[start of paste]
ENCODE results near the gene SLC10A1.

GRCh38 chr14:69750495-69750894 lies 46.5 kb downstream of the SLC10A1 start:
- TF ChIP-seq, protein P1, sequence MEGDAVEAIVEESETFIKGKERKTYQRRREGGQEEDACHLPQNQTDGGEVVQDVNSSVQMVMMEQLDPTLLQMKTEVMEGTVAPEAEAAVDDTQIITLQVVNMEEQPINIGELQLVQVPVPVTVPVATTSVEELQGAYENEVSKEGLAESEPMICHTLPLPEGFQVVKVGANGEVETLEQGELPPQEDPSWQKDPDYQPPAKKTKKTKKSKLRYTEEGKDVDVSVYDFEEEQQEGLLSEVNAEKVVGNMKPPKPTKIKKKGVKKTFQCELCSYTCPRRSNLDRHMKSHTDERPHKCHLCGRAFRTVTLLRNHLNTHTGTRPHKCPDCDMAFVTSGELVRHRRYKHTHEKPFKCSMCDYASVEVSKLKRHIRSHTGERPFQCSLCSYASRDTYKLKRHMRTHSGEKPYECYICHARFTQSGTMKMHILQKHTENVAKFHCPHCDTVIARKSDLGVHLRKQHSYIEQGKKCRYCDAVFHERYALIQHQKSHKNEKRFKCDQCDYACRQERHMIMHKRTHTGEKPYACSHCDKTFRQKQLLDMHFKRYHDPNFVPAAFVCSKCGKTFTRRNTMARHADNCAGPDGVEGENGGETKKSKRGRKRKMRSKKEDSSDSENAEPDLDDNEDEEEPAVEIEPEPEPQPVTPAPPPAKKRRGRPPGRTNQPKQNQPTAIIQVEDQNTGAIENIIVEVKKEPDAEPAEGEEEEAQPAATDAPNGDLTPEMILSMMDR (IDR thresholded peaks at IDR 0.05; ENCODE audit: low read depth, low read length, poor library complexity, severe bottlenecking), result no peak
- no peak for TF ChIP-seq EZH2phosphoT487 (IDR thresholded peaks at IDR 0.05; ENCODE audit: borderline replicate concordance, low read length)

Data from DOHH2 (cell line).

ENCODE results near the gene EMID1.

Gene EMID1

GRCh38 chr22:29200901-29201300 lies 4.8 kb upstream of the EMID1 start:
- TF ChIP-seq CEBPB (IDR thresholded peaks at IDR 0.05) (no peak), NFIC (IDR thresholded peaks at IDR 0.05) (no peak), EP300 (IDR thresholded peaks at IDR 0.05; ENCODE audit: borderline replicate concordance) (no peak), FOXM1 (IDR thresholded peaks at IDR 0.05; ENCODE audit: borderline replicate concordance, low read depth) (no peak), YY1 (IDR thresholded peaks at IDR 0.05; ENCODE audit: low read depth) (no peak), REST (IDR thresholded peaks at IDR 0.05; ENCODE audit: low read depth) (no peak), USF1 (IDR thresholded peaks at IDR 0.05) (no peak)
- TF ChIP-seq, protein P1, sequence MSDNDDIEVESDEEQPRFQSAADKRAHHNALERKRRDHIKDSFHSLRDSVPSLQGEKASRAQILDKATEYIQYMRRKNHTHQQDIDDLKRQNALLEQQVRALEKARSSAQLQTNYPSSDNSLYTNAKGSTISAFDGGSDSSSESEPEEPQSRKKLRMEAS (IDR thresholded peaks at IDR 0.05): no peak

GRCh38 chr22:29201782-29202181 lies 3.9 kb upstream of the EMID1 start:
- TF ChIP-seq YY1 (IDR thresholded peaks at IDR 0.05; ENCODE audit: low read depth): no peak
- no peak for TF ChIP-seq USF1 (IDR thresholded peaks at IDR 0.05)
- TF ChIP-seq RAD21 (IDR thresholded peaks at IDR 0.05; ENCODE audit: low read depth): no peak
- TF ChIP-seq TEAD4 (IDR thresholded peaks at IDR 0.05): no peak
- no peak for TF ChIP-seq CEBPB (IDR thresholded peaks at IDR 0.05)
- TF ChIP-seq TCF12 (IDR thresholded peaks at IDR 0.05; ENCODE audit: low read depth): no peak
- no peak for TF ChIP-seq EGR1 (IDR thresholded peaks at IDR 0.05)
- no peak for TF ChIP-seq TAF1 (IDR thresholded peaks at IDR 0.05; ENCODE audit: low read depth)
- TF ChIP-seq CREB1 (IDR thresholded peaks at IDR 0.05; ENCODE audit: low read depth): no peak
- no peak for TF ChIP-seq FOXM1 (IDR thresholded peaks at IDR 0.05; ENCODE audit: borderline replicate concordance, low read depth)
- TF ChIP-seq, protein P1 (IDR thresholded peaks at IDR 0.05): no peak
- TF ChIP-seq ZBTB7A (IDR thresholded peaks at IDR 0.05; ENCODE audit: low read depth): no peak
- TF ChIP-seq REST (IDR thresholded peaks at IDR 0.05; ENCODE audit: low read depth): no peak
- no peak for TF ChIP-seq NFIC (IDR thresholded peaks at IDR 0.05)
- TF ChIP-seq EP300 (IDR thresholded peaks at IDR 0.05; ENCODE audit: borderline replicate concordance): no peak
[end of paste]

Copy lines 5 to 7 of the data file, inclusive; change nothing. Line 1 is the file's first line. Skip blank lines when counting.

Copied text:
Data from DOHH2 (cell line).

ENCODE results near the gene EMID1.

Gene EMID1